Lumi is a gesture-controlled smart mirror that was built as a senior capstone project. The smart mirror is designed to display easily glanceable information to the user. We imagined a common use case in the morning where a user can quickly glance at the day ahead, catch up on morning news, and even take a quick selfie. This project was done in collaboration with three other colleagues who are acknowledged below. My contributions included hardware design and fabrication, gesture recongition software, user experience design, and feature engineering.


The mirror display is a 34" 2K high-resolution monitor oriented 90-degrees with a two-way acrylic mirror affixed in front. Mounted to the back of the monitor is a computer running custom software we designed and built for this project. For gesture input, we used an Xbox Kinect sensor placed below the display.

Fortunately, the Xbox Kinect sensor has a motorized tilting mechanism that allowed us to change the angle of the sensor depending on the user's height for optimal gesture capturing. A set of external speakers were also mounted behind the display to serve as audio output for streaming music and playing videos. During our initial researech for this project, we noticed that many existing DIY smart mirrors either used a touchscreen input or simply didn't have any user input. We felt that being able to directly interact with the smart mirror was crucial to creating an IoT device that was actually feature rich and useful. However, two main factors dissuaded us from using a touchscreen input: (1) intentionally putting fingerprints on a mirror is never desirable, and (2) a touchscreen at a mirror size would be prohibitively expensive for us. Given the relative ubiquity of Xbox Kinect sensors and its open-source capture libraries, it was an obvious choice to use gesture controls.


Given that this was a CS capstone project, the software that powered our mirror display was a crucial component. Our vision for the mirror was to have independent glanceable widgets that would show content and notifications along the left and right columns. These widgets included services like the clock, weather, email, Twitter, stocks, live NPR news streams, and a rotating gallery of photos. The widgets' position and settings can be configured from an easy-to-use web dashboard. In addition to glanceable widgets, we also wanted to create apps that provided more functionality to the mirror. For instance, we took advantage of the mirror by creating an app that can play makeup tutorials from YouTube so a user could easily follow a video tutorial while looking at themselves in the mirror. Other apps we built included a toothbrushing timer and a selfie camera. Given more time, we could easily envision a suite of other apps being built including clothing try-ons, games, and much more.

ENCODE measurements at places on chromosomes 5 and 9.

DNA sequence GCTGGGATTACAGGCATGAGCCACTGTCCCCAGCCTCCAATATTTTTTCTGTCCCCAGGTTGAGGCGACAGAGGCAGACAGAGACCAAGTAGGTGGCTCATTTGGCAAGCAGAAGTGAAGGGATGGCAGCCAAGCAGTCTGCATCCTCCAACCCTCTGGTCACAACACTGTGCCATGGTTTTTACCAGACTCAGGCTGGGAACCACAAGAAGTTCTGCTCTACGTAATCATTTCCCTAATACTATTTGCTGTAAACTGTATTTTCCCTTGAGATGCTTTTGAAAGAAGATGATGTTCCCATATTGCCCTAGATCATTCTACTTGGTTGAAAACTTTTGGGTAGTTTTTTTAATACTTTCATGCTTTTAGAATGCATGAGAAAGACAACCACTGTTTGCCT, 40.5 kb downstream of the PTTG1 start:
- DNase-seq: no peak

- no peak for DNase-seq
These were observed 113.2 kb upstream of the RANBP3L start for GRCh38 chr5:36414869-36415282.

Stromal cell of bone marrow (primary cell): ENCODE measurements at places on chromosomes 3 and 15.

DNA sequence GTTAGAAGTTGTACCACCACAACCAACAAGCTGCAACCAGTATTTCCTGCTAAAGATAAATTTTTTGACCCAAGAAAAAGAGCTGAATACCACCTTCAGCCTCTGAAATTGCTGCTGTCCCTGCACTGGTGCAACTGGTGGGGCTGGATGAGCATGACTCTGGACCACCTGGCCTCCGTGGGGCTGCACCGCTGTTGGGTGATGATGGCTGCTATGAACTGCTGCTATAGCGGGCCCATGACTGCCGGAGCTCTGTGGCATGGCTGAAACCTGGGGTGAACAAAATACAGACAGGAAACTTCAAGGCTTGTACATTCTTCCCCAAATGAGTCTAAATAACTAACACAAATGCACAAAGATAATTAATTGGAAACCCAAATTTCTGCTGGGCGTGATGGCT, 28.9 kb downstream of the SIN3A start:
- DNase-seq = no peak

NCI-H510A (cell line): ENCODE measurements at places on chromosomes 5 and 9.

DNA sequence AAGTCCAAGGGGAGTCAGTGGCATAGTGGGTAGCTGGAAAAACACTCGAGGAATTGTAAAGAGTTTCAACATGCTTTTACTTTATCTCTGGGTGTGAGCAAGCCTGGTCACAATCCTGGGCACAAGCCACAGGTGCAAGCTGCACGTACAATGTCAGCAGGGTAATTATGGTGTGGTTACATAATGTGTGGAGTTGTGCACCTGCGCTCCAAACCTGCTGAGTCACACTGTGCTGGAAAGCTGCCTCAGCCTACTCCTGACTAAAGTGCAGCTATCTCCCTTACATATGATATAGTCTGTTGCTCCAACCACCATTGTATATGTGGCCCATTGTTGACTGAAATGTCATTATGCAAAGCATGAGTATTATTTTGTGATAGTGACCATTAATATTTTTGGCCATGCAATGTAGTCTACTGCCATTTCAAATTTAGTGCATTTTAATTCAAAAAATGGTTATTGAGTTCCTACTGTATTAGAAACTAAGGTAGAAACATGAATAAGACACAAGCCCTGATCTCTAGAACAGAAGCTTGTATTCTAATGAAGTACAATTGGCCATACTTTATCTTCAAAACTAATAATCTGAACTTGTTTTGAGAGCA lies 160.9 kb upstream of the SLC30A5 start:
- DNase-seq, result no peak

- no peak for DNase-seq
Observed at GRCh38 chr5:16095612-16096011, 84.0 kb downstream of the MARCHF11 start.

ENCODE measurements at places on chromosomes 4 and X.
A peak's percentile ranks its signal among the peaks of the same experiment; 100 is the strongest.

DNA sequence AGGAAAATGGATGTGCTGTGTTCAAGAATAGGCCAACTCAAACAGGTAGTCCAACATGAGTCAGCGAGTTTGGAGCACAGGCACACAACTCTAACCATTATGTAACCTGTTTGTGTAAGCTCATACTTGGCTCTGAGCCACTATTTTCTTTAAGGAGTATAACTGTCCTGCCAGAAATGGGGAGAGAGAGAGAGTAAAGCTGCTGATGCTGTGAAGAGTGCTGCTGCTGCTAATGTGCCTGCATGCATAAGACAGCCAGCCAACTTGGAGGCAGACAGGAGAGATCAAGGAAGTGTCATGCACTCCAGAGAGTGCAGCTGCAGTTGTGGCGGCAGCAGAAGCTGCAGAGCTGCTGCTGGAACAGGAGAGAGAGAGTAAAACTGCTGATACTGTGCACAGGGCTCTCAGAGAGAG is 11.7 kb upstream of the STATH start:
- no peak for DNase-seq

Throughout our design process, we iterated on many interaction and input methods. We ultimately came up with our radial menu design (shown below) which we believed is an intuitive input method. To use the menu, the user simply raises their arm in front of them and the menu appears with options surrounding the menu. To select an option, the user only needs to move and hold their arm slightly in the direction of the desired option and hold. After holding for three seconds, the option is selected. The menu options presented change depending on the context; for instance, when playing a video, the menu presents options like play/pause, skip, and back. When designing this input method, we wanted to ensure that gesture controls were as simple as possible. By minimizing finicky movements, such as using fingers, we created a gesture system that was very forgiving yet accurate and fluid.

Because many of the features we wanted to build for this mirror were web-enabled services, we used Node.js as the primary host framework. The display simply runs a fullscreen web browser that loads a webpage connected to the local Node.js server. Within the server, we built frameworks and models for supporting widgets and apps as well as configuration interfaces. We also created a custom server/client communication protocol that was particuarly useful for handling data streams from the Xbox Kinect. For gesture recongition, we built a separate Python server that took input from the Xbox Kinect sensor and streamed the input data to the Node.js server.

This project was done in collaboration with Dan Guo, Sloane Sturzenegger, and Jonathan Yan (pictured above). This project was awarded Star of Show, the only recognition given in the capstone project course.

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